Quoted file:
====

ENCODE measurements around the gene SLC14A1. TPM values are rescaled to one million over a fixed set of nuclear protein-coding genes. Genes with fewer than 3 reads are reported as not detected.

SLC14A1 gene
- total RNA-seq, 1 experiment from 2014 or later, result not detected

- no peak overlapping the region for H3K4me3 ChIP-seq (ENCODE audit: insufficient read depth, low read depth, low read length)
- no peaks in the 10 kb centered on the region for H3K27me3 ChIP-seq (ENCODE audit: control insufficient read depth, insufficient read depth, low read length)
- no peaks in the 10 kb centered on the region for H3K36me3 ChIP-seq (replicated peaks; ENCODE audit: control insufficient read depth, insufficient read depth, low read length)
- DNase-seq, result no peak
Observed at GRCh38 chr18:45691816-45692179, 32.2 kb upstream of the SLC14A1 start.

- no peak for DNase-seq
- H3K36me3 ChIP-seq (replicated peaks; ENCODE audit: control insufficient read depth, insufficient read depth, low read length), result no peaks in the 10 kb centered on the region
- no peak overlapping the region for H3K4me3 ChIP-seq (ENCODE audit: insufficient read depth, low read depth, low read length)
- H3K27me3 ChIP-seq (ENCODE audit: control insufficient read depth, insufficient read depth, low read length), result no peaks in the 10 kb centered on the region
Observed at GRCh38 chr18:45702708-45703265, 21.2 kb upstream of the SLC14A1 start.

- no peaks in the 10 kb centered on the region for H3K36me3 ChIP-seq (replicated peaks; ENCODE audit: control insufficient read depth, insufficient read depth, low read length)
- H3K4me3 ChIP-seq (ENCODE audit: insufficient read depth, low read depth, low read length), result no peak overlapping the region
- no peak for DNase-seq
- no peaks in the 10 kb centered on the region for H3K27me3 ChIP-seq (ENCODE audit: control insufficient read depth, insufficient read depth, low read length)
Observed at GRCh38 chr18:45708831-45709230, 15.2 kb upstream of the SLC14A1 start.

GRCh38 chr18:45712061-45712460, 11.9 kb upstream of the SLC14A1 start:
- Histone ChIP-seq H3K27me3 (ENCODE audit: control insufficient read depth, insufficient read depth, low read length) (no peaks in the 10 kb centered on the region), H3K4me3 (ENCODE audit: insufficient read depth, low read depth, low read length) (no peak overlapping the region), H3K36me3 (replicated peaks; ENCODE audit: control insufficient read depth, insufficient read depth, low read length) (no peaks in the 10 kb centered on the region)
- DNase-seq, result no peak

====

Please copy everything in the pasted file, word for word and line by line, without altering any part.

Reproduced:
ENCODE measurements around the gene SLC14A1. TPM values are rescaled to one million over a fixed set of nuclear protein-coding genes. Genes with fewer than 3 reads are reported as not detected.

SLC14A1 gene
- total RNA-seq, 1 experiment from 2014 or later, result not detected

- no peak overlapping the region for H3K4me3 ChIP-seq (ENCODE audit: insufficient read depth, low read depth, low read length)
- no peaks in the 10 kb centered on the region for H3K27me3 ChIP-seq (ENCODE audit: control insufficient read depth, insufficient read depth, low read length)
- no peaks in the 10 kb centered on the region for H3K36me3 ChIP-seq (replicated peaks; ENCODE audit: control insufficient read depth, insufficient read depth, low read length)
- DNase-seq, result no peak
Observed at GRCh38 chr18:45691816-45692179, 32.2 kb upstream of the SLC14A1 start.

- no peak for DNase-seq
- H3K36me3 ChIP-seq (replicated peaks; ENCODE audit: control insufficient read depth, insufficient read depth, low read length), result no peaks in the 10 kb centered on the region
- no peak overlapping the region for H3K4me3 ChIP-seq (ENCODE audit: insufficient read depth, low read depth, low read length)
- H3K27me3 ChIP-seq (ENCODE audit: control insufficient read depth, insufficient read depth, low read length), result no peaks in the 10 kb centered on the region
Observed at GRCh38 chr18:45702708-45703265, 21.2 kb upstream of the SLC14A1 start.

- no peaks in the 10 kb centered on the region for H3K36me3 ChIP-seq (replicated peaks; ENCODE audit: control insufficient read depth, insufficient read depth, low read length)
- H3K4me3 ChIP-seq (ENCODE audit: insufficient read depth, low read depth, low read length), result no peak overlapping the region
- no peak for DNase-seq
- no peaks in the 10 kb centered on the region for H3K27me3 ChIP-seq (ENCODE audit: control insufficient read depth, insufficient read depth, low read length)
Observed at GRCh38 chr18:45708831-45709230, 15.2 kb upstream of the SLC14A1 start.

GRCh38 chr18:45712061-45712460, 11.9 kb upstream of the SLC14A1 start:
- Histone ChIP-seq H3K27me3 (ENCODE audit: control insufficient read depth, insufficient read depth, low read length) (no peaks in the 10 kb centered on the region), H3K4me3 (ENCODE audit: insufficient read depth, low read depth, low read length) (no peak overlapping the region), H3K36me3 (replicated peaks; ENCODE audit: control insufficient read depth, insufficient read depth, low read length) (no peaks in the 10 kb centered on the region)
- DNase-seq, result no peak